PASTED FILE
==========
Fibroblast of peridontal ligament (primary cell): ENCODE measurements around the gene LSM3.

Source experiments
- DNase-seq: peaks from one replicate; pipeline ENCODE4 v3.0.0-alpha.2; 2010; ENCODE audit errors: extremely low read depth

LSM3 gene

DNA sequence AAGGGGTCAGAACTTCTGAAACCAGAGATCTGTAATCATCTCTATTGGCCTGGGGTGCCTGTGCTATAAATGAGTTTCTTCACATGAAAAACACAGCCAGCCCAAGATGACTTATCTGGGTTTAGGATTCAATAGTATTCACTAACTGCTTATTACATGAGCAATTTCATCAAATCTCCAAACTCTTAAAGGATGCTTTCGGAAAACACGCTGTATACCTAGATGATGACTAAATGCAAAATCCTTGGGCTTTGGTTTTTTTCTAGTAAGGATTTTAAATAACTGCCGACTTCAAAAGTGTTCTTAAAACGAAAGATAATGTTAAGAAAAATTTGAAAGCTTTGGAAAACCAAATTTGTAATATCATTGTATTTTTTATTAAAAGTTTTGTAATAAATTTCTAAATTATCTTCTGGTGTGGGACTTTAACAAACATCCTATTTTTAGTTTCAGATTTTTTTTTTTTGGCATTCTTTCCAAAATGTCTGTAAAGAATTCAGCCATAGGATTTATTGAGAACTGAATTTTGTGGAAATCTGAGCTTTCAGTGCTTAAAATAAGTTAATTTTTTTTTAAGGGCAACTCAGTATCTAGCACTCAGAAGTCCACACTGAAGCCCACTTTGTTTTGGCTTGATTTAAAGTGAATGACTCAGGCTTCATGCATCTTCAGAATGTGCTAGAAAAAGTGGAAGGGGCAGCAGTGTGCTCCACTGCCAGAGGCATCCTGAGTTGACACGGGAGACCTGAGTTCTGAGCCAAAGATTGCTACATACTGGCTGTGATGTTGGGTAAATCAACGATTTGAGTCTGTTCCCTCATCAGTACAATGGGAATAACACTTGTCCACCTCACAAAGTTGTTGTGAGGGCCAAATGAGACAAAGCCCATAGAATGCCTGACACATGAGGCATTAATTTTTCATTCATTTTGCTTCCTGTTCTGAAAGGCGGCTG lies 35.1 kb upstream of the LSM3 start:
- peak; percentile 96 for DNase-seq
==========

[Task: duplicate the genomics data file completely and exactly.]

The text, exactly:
Fibroblast of peridontal ligament (primary cell): ENCODE measurements around the gene LSM3.

Source experiments
- DNase-seq: peaks from one replicate; pipeline ENCODE4 v3.0.0-alpha.2; 2010; ENCODE audit errors: extremely low read depth

LSM3 gene

DNA sequence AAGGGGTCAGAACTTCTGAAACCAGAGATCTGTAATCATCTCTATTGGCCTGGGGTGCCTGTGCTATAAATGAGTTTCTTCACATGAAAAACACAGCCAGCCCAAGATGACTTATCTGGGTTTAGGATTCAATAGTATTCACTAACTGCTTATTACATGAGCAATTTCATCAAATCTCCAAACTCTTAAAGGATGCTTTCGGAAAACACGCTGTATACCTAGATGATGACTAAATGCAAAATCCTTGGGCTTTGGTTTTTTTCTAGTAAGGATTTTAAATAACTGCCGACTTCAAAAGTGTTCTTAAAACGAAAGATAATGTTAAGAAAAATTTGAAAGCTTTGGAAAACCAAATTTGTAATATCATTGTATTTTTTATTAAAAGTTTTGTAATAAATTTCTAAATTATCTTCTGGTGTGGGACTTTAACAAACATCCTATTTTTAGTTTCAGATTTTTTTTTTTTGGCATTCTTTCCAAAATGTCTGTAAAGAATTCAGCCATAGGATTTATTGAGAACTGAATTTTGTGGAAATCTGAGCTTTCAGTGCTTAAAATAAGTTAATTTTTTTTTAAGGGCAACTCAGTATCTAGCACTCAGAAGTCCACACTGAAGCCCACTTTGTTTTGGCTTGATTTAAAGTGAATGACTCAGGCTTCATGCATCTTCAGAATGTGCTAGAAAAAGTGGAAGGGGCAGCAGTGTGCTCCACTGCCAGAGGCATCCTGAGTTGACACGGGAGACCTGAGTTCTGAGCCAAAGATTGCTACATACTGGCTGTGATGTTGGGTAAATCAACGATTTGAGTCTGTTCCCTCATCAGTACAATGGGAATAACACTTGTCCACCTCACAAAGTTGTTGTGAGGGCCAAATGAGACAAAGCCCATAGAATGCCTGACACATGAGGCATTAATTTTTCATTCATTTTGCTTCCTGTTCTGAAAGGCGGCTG lies 35.1 kb upstream of the LSM3 start:
- peak; percentile 96 for DNase-seq